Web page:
>> Sep 15, 2016
The breathing technique of Pranayama is a key component of Hatha Yoga, the origin of all physical or postural yoga. Pranayama is a major practice that balances our energetic channels (nadis) and assists our Kundalini in the final journey to enlightenment in a yoga retreat at Bali.
Prana stands for the underlying life force and the word ayama means the whole field of life activities. Once we master it through yoga teacher training, we are able to cleanse, harmonize, and ultimately control our body and way of life.
All the energy needed by the body has to be broken down and supplied – referred to as the Pingala nadi. It has the Sun as a symbol and is linked to the ‘Ha’ in ‘hatha’. All life-activities that need energy to be conserved and by consequence cultivate coolness are linked to the Ida nadi. It has the Moon as a symbol and is linked to the term Tha, in hatha.
Both these channels travel upwards through the body in a spiral way. The word Hatha stands for these two opposing channels (nadis), the Sun and the Moon. In a broader perspective, it is the process of bringing harmony between the opposites in order to achieve perfect balance in a Bali yoga retreat.
And when pingala nadi and ida nadi are balanced our main channel opens up: Susumna nadi. This is the channel that rests in the middle of the spine. The awakening of our primal life-force (Kundalini) stands for the opening up of this main channel.
This yoga teacher training culminates in a full transformation that leads to self awareness (samadhi), the ultimate goal of Yoga. Realization as the experience oneself being one with the universe is attained in a Bali yoga retreat when Kundalini travels up through Susumna nadi and reaches the highest center in the brain.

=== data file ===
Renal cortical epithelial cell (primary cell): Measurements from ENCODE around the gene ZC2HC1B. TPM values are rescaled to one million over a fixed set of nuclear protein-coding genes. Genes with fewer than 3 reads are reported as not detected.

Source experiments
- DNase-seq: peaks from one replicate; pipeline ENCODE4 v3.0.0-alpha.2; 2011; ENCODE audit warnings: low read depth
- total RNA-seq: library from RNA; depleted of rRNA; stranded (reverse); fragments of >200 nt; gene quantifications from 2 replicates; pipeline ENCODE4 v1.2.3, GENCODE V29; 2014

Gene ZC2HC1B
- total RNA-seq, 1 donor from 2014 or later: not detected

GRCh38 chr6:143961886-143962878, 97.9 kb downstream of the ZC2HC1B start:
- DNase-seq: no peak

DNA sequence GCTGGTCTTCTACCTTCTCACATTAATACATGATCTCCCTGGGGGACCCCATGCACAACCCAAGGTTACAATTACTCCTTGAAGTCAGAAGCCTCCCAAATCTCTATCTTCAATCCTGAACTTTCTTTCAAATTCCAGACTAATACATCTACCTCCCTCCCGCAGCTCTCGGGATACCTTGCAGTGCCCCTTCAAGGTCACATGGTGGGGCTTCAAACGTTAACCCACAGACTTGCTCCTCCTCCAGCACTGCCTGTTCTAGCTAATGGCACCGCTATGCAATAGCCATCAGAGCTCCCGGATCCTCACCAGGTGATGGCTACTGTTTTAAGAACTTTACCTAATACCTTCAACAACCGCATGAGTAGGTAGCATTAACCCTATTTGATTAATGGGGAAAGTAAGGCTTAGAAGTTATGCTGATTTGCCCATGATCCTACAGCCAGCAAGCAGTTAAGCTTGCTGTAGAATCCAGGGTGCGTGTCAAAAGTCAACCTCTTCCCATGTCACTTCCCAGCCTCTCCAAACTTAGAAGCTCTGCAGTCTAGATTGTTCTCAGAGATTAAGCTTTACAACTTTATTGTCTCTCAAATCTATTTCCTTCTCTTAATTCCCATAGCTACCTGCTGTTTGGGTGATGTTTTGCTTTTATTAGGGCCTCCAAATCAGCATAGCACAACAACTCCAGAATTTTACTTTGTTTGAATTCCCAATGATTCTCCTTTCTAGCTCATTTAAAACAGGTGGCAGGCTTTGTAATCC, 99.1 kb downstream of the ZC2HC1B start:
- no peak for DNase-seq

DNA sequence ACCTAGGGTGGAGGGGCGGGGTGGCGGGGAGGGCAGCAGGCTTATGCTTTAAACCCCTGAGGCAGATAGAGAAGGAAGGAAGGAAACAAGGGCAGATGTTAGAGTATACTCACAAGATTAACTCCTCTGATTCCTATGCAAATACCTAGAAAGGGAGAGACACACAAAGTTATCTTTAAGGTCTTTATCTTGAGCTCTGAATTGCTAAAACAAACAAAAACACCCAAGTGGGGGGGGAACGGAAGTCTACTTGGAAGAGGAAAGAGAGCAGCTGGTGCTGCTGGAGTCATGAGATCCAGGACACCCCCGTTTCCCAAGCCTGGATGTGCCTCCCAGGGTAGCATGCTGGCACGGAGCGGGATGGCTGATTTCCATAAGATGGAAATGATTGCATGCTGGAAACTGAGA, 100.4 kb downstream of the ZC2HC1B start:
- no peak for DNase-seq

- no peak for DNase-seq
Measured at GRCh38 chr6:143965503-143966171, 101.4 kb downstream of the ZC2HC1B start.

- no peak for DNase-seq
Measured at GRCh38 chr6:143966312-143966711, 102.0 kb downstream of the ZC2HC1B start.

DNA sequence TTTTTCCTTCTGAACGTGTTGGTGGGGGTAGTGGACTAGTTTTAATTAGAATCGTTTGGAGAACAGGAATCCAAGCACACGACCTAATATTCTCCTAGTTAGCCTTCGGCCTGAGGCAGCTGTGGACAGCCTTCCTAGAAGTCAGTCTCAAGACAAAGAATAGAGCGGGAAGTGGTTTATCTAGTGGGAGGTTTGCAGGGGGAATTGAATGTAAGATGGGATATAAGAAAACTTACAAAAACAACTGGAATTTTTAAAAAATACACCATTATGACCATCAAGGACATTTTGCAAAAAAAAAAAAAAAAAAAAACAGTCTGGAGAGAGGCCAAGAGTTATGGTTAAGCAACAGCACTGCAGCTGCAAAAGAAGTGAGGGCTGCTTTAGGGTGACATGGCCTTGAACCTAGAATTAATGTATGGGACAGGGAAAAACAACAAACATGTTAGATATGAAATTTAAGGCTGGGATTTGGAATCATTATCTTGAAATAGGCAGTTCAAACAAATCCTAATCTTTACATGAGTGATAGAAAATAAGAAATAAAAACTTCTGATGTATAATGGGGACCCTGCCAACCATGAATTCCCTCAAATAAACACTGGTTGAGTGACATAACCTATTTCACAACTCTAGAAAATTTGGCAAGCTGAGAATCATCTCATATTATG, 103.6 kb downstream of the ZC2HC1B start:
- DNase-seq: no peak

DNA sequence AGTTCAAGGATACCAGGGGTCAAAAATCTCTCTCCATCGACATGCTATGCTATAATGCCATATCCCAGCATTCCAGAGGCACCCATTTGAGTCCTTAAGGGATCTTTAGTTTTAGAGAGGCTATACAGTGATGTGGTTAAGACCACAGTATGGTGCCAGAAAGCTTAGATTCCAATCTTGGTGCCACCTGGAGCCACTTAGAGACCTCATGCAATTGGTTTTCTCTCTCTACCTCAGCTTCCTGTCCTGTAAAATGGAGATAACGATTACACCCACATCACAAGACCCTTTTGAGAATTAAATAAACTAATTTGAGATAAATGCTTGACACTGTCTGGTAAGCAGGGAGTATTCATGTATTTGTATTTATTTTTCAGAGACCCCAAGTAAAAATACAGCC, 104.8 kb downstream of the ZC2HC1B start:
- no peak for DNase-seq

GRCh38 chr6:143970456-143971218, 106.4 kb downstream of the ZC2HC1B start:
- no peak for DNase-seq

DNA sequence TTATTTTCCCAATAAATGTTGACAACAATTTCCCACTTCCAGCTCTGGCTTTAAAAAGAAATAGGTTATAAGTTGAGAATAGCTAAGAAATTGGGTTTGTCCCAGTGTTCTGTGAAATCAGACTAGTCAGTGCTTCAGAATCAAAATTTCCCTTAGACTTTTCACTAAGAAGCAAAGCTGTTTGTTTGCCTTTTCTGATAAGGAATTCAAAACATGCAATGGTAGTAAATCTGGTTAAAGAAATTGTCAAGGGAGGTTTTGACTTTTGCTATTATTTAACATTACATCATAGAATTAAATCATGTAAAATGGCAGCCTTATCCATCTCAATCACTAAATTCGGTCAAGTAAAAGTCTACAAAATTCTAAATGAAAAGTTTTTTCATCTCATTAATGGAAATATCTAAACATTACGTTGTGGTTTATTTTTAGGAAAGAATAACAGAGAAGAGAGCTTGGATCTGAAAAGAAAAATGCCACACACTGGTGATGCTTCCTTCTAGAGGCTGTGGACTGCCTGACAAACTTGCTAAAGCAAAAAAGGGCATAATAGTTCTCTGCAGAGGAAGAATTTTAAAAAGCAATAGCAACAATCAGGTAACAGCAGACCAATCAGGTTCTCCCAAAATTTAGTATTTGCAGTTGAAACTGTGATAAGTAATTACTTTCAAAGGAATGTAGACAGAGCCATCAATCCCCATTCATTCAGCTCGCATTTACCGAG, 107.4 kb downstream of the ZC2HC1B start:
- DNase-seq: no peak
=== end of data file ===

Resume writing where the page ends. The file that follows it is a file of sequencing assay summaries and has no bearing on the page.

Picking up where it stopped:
Puraka stands for inhalation and Recaka stands for exhalation. Kumbhaka refers to the technique when the breath is the retained either before an inhalation or after. The breath and the mind have a direct relationship: interfere with one and you’ll affect the other one too. It is very difficult to control our minds and our emotions.
It is quite more simple (not easy) to manipulate our breath through yoga teacher training. This is easily evident when someone experiences a panic attack: breathing patterns turn quicker, shallow and often take time to arrive at a more relaxed state.
So long as breathing goes on the mind remains unsteady; when (it) stops, (the mind) becomes still and the Yogi attains complete peace at rest. Hence, one should restrain one’s breath.” This sort of techniques is considered to be closely related to the attaining our Kundalini, the beginning of the last journey of hatha.
All techniques of yoga teacher training are about bringing silence not only to the outer levels (body) but also to the inner layers (emotion, mind and intellect). Cleansing our pranic channels is also a part of reaching this peace: once everything flows nicely, our psycho-physical structure will need less of our attention.